Helping Children Cope With Change
Learning how to cope with change is a skill that your children can take with them throughout their life. To cope with the ups and downs of life, they need to develop resilience. Resilience is the psychological strength to cope with stress and hardship. In turn, this can make your child feel better about themselves, have the ability to focus, have good social skills, and feel a sense of independence. The best way to teach your kids how to develop resilience is to set a good example and be their guide as a parent. Here are a few ways of helping children cope with change.
Bond with your children and be a role model
Building a close relationship with your children and being open with them about your feelings is important. Children feel more secure when they know they have a parent to turn to. Reassure your children that they can always count on you and their family for support and understanding no matter what happens. If you show trust and openness to them, they will feel more secure about returning it. Also, being a good role model is essential because nothing you say is as important as what your children see you do. If you have an optimistic attitude and maintain self-control during stressful times, they will follow you and do the same.
Children love to follow a routine. Anything away from that makes them feel uncomfortable and stressed. They feel secure when they know what to expect from the day or what they must do next. They like to know how their parents will behave or react and what will happen during the day. So, if your child is undergoing a period of change, try to keep most of your child’s routine the same to create a sense of normalcy and stability
Young children don’t understand the concept of time, so you will want to teach them some simple strategies to measure time. You can use alarm clocks for activity transitions, clean-up times, and morning routines. Let your kids place a calendar somewhere and help them keep track of special events like birthdays, holidays, and vacations. Warn your kids verbally or set countdowns for when they must leave something they enjoy.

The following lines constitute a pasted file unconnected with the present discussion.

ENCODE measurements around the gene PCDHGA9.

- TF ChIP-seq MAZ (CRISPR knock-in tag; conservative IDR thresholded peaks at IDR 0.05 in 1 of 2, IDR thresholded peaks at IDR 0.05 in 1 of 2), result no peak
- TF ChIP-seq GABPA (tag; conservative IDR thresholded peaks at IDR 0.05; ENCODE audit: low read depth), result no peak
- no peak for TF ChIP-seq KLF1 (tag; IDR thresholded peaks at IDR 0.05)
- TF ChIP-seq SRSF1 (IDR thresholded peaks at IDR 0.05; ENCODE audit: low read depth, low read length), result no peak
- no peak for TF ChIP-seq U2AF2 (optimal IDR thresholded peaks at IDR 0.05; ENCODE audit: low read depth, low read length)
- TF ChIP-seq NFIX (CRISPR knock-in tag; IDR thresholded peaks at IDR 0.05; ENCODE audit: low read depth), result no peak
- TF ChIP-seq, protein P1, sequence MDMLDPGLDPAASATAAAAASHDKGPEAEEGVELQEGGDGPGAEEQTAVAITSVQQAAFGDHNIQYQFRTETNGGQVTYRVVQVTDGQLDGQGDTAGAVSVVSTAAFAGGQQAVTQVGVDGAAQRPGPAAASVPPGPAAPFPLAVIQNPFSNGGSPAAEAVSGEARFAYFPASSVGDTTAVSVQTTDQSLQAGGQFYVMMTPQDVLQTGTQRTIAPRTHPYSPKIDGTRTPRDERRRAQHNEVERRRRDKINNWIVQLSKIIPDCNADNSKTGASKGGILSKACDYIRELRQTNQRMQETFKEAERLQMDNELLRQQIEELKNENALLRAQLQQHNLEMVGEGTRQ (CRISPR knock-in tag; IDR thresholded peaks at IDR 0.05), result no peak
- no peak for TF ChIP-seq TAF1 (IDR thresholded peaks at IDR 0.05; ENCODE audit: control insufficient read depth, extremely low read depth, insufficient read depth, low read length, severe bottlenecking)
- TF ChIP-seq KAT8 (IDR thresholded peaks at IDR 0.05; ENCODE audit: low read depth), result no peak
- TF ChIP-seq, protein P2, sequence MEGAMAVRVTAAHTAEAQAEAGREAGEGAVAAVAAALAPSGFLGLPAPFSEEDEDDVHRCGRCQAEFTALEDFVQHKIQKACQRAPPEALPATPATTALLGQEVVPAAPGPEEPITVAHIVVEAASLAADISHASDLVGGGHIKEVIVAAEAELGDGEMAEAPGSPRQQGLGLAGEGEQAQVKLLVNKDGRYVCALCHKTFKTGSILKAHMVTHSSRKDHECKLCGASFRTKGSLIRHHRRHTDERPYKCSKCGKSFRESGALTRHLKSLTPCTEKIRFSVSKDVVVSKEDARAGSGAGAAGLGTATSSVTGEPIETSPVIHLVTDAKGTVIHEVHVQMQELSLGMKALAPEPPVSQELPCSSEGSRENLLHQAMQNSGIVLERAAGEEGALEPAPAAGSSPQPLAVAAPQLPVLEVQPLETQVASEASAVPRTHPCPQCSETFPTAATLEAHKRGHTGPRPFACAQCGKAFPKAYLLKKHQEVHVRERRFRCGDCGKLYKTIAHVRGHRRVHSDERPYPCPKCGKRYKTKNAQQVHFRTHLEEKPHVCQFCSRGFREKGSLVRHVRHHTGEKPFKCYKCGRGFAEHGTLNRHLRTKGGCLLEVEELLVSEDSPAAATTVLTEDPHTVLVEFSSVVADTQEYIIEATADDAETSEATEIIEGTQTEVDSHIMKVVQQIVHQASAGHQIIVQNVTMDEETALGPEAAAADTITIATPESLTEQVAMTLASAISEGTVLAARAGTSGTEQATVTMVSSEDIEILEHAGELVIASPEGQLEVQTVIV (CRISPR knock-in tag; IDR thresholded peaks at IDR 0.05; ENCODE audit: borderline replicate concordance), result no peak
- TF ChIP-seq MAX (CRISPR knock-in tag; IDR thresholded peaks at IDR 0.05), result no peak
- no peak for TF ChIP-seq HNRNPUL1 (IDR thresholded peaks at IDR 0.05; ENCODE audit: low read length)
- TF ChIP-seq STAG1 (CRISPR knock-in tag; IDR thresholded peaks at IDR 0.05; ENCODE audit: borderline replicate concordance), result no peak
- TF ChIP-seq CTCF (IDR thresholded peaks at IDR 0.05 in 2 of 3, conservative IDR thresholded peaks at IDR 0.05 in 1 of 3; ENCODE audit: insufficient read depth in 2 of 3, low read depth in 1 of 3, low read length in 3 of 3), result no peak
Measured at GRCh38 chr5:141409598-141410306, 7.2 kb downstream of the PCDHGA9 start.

Prepare children for what may happen and be honest
Voice your plans in a reassuring tone helps infants and toddlers who can’t speak. Older kids like to be told what they need to do for the day or what they can expect. Explain where you will be going or what may happen along the way. This makes them feel prepared well before and ready for the change. Don’t forget to answer their questions and tell them the truth to develop more trust. When a sad or tragic event occurs, you need to be honest with your children and explain things so they can understand. Listen to your children and look for their reactions. Don’t impose your view of the situation but see how they perceive the change. Let them grieve or mourn if it’s a loss affecting them. That’s another way of helping children cope with change. At such times, children need the assurance and closeness from their parents, so be there for them.
Let them explore and discover
As parents, encourage your children to explore and try out different activities and interests. This will help children cope with the change that would come in their life. When they go through various experiences and situations, it provides a fundamental base that prepares them for change. When helping kids with change, you need to be prepared for the sad times. It’s all part of the process, and remember, it can take your children time to adjust, so remain calm. Accept your children for who they are.